Research Review by Dr. Shawn Thistle©


Mar. 2007

Study Title:

Efficacy and safety of acupuncture for chronic uncomplicated neck pain: A randomized controlled study


Vas J et al.

Publication Information:

Pain 2006; 126: 245-255.


Chronic neck pain is very common, affecting up to 10% of men and 17% of women. Most cases of chronic neck pain are mechanical in nature, with causes including degenerative changes to facet joints, uncinate joints, and discs, or chronic soft tissue problems.

Conservative treatment is the recommended approach for uncomplicated neck pain, and can include manual therapies such as manipulation and mobilization, soft tissue therapies, electrotherapeutics, and rehabilitative exercise. Acupuncture is also frequently used for chronic neck pain, despite the lack of high quality studies demonstrating its efficacy.

In systematic reviews of acupuncture for neck pain, methodological deficiencies including small sample sizes, inadequate statistical power and analysis, and lack of appropriate "sham" or "placebo group" have been noted (even though this last short-coming is difficult to rectify in acupuncture trials, just as it is in many manual therapies).

This single-blind, randomized trial compared transcutaneous nerve stimulation-placebo (TENS-placebo) to a course of acupuncture treatment in patients with neck pain exceeding three months duration. Participants were outpatients aged 17 years and over who had received a diagnosis of uncomplicated mechanical neck pain (greater than 3 months) from their referring physician.

They had to have motion-related neck pain at the time of examination, exceeding 30mm on a Visual Analogue Scale, and had not received any treatment for their neck pain during the week preceding the trial.

Exclusion criteria were standard, and included:
  • previous treatment with acupuncture
  • inflammatory, malignant, psychiatric, infectious, or autoimmune disease
  • pain intensity less than 30mm on a VAS
  • cervical fracture, or previous surgery to the neck
  • occupation-related law suit
  • pregnancy
Patients were randomized to one of two groups:
  1. Acupuncture group (experimental) - consisted of 5 treatments in 3 weeks (2x in week 1, 2x in week 2, 1x in week 3) with dry needling for 30 minutes (manual stimulation applied every 10 minutes) at points determined by pain characteristics, and concurrent application of Vaccaria seeds to ear auricle points. Patients were then instructed to apply manual pressure to the ear points 10x/3x/day.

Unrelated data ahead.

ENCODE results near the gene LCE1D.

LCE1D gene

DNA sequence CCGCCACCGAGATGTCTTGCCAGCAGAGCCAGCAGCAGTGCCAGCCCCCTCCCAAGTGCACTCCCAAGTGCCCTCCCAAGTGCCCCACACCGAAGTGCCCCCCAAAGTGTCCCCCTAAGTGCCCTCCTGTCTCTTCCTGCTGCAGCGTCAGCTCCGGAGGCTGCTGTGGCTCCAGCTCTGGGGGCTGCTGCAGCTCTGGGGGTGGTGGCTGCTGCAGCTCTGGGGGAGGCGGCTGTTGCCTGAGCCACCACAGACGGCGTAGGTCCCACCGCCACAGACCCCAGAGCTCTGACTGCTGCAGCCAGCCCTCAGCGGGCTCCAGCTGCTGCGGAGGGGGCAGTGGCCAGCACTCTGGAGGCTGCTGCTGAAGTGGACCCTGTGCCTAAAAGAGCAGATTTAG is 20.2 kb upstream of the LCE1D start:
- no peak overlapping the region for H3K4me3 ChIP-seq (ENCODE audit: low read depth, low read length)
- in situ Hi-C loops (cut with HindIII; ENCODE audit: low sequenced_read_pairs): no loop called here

2. TENS-placebo (control) - consisted of the same number of treatments performed with the patient in the prone position. Electrodes were placed on the acupuncture points for 30 minutes, but no current was passed through them.
Both groups were administered rescue medication (Diclophenac 50mg) once weekly that they could take at their own discretion. Unused medication was returned at trial completion and quantified.

The outcome measures used in this study include the pain level as measured by Visual Analogue Scale (primary outcome), the Northwick Park Neck Questionnaire (Spanish version, as the study was conducted in Spain), and the Short-Form-36 questionnaire. Patient perception of treatment efficacy was also measured with the Treatment Credibility Scale. Outcomes were measure at study inception, 3 weeks, and 6 months after the last treatment.

Pertinent Results:

  • 123 patients were randomized (average ~ 46yoa)- 45 were analyzed in total in the acupuncture group and 40 in the control group (others lost to follow-up and accounted for by appropriate statistical techniques)
  • baseline characteristics of the groups were not statistically different
  • changes in VAS pain levels were statistically better in the acupuncture group at study completion (3 weeks) - average change 44.1mm (average only 12.3mm in control group)
  • at 6 months, the changes in pain-VAS levels still remained significantly better in the acupuncture group (all other outcomes were no longer significant)
  • 70.5% of the patients in the acupuncture group took no rescue medication during the trial - compare this to only 17.7% in the control group
  • patient perception and confidence in the treatments was not statistically different
  • only mild adverse reactions to treatment were reported and affected the experimental and control groups to a similar degree

Conclusions & Practical Application:

This study had a reasonably sized study group and performed all appropriate statistical tests and measures (intention to treat analysis, multiple linear regression etc.). The results were not only statistically, but also clinically in favour of acupuncture for the treatment of chronic uncomplicated mechanical neck pain. The relative change in pain level in the acupuncture group was 62.2%, compared to only 20.4% in the control group. It is also important to note that rescue medication use was much lower in the acupuncture group.

One strength of this study is that the results were not clouded by a "sham" or "placebo" acupuncture technique. This has been one of the problems in studying acupuncture - it is very difficult to have true "sham" acupuncture, even when needles are inserted at "non-important" sites. Previous studies that have utilized this approach have shown treatment benefits even in the sham groups, suggesting a non-specific effect of acupuncture, but at the same time diminishing the strength of their results in the eyes of systematic reviewers.

This is one of the better studies to date on acupuncture for chronic mechanical neck pain. Since it was recently published, it is worthy to note that it was not included in the recent systematic review on this topic that was also published recently (Trihn K et al. Acupuncture for neck disorders. Spine 2007; 32: 236-243.).